Katya Knyazeva (avezink) wrote,
Katya Knyazeva

A word about otters

I'm reading Craig Clunas' Fruitful Sites. The book is enlightening and has changed my preconceptions of Chinese gardens (not like I had many; gardens not being typical for Shanghai etc.). Combined with other Ming history I've been reading, an interesting picture is revealed.

As the Yuan court's grip on the empire was waning, between 1357 and 1369 Suzhou was headquarters of a rebel salt merchant Zhang Shicheng, leader of the Red Turbans and a contestant in the battle for the throne. A different Zhang, Yuanzhang, eventually ousted him out and started the Ming Dynasty. As a penalty, Suzhou "was saddled with a punitively high grain tax from the early Ming period on." [Linda Cooke Johnson, Cities of Jiangnan in Late Imperial China] The tax was ten times higher than elsewhere in the empire, making the income from rice paddies negligible compared with silk production or orchards. Jiangnan was a highly urbanized and industrialized region, and so "members of Jiangnan elite preferred to invest in almost any form of productive capacity rather than the fields producing staple grains." "Land was respectable, but profits on trade, money-lending or commercial production of sugar, fruit or timber were all much higher..."

Since the fifteenth century elite participated in "a little genteel horticulture ... directed towards edible crops, and in cognate activities like wood-gathering and fishing". In the highly fertile Jiangnan, "retired grandee could boast of living comfortably on twenty mu". A garden within the city walls did not give immediate returns, but had huge productive capacity and was a prefect retirement investment.

1. Lotus and mandarin ducks in the pond

Now, the otters.

Gardens were not always built to make money, but everything inside them had economic potential. Elms were quick to grow and offered high returns. Young elm sprouts and pine kernels were edible. Pine resin was used for the making of aromatics, pine ash was used to make ink. Cypress and juniper branches were cut for flower arrangements.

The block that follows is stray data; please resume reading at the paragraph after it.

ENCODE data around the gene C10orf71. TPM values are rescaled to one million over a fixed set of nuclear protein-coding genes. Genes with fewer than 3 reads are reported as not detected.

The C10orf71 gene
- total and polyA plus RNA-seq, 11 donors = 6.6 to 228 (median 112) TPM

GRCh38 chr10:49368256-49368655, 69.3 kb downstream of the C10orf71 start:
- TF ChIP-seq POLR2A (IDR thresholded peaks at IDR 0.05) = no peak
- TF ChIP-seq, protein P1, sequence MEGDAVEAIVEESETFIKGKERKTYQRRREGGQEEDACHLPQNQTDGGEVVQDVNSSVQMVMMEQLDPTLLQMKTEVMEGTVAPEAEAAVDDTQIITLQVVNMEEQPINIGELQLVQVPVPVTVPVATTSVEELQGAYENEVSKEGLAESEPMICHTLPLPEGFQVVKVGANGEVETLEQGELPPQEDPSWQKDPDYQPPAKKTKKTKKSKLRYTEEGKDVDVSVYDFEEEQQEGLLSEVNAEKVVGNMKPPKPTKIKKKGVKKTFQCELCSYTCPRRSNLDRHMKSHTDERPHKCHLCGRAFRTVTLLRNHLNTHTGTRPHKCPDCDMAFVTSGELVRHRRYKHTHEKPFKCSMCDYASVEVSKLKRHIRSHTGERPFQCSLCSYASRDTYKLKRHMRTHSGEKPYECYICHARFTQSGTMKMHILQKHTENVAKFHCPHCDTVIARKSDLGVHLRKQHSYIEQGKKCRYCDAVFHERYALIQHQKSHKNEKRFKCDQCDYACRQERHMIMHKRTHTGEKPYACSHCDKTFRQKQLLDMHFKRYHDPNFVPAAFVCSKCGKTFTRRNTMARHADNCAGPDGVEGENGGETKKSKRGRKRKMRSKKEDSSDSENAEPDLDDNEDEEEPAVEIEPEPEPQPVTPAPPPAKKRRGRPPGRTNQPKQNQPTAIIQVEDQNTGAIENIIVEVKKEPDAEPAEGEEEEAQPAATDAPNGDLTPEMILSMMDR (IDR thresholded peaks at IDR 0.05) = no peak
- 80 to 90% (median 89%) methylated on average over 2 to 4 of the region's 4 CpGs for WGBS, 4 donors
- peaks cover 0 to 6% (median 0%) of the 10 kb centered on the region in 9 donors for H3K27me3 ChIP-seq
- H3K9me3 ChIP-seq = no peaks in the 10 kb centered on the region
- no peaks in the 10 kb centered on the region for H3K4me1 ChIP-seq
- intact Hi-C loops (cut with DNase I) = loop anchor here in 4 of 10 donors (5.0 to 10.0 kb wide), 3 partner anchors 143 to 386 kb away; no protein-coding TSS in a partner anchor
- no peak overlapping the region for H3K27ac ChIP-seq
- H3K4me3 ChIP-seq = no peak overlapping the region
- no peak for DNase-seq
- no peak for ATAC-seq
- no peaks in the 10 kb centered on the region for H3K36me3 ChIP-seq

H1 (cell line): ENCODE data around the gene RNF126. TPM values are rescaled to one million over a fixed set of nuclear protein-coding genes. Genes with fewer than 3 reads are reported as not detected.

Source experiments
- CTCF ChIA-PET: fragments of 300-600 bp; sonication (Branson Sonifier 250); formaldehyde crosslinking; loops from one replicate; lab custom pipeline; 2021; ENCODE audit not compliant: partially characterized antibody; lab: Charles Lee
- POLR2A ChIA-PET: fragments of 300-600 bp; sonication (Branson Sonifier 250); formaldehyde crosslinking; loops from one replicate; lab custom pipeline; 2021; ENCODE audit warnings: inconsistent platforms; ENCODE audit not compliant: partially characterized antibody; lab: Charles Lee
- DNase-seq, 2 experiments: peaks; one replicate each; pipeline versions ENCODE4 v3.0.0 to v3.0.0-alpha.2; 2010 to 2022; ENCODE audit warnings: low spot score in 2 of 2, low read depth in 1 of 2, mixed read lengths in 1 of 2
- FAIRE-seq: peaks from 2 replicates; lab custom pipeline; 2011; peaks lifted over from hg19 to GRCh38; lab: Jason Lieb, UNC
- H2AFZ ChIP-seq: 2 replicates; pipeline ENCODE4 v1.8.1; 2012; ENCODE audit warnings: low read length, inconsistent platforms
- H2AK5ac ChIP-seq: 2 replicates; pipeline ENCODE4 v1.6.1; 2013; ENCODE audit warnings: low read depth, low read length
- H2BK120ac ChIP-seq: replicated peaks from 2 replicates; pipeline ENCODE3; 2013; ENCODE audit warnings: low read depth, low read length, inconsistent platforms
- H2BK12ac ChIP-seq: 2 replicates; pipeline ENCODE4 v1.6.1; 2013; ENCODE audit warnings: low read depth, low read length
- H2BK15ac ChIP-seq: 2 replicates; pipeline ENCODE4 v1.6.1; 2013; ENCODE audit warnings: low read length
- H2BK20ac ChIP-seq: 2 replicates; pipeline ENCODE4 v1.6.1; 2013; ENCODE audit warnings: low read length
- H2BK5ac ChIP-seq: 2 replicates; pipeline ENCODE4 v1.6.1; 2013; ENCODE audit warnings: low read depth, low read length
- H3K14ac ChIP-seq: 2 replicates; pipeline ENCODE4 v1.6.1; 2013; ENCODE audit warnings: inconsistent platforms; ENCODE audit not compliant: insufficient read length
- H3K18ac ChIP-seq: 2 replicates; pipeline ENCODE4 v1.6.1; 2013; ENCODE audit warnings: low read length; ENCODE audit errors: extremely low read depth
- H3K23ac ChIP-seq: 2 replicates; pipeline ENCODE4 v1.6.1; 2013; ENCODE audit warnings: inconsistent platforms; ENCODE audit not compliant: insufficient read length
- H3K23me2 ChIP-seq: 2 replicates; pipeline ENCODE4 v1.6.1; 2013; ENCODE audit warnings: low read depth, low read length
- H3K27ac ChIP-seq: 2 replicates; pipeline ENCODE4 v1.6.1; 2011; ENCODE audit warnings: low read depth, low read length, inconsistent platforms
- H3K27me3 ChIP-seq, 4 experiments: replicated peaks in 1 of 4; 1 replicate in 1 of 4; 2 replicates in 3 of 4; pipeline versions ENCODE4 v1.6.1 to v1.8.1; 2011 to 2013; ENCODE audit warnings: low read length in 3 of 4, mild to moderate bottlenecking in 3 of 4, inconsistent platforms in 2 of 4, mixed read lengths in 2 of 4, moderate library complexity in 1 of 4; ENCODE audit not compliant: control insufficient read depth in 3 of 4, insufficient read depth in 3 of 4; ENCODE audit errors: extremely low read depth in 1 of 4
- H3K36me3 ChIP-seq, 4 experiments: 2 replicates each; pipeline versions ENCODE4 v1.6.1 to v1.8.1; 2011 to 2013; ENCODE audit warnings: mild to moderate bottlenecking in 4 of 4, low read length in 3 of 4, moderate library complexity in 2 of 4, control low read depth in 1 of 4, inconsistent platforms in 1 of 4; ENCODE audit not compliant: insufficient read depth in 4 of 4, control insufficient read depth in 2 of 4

Shallow ponds were perfect for the breeding of fish. Islands in the middle of the ponds encouraged fish to exercise. Lotuses around the edges of the lakes kept away predatory otters. Once in a while the ponds were emptied and the fish easily harvested.

2. Fish

Peaches, plums and crab-apples were edible fruit, naturally. When other relishes were introduced to China (hot peppers and peanuts, for instance), pickled plum was no longer necessary to 'help the rice go down'. It stayed in history as the poetic blossom – to the point of later writers claiming the plum was inedible. "Salted flowering plums became unthinkable on the way to becoming uneatable."

Plum blossoms
3. Blossoming plum

The peaches of Luxiangyuan [Dew Fragrance Garden in Ming Shanghai] are becoming more and more tangible; I can almost feel their fragrance (and their price).

And lastly,

"...The decay and flourishing of a garden is allied to that of its owner. If the person is remembered, then though the garden decays it will rise again. If the person is not commemorated, then even though the garden flourishes it will eventually decay." [Qian Yong, 19th century]

4. Searching for plums in the snow

[Illustrations from Vernacular Housing Wood Carvings]
Tags: art, book, china, gardens, quote

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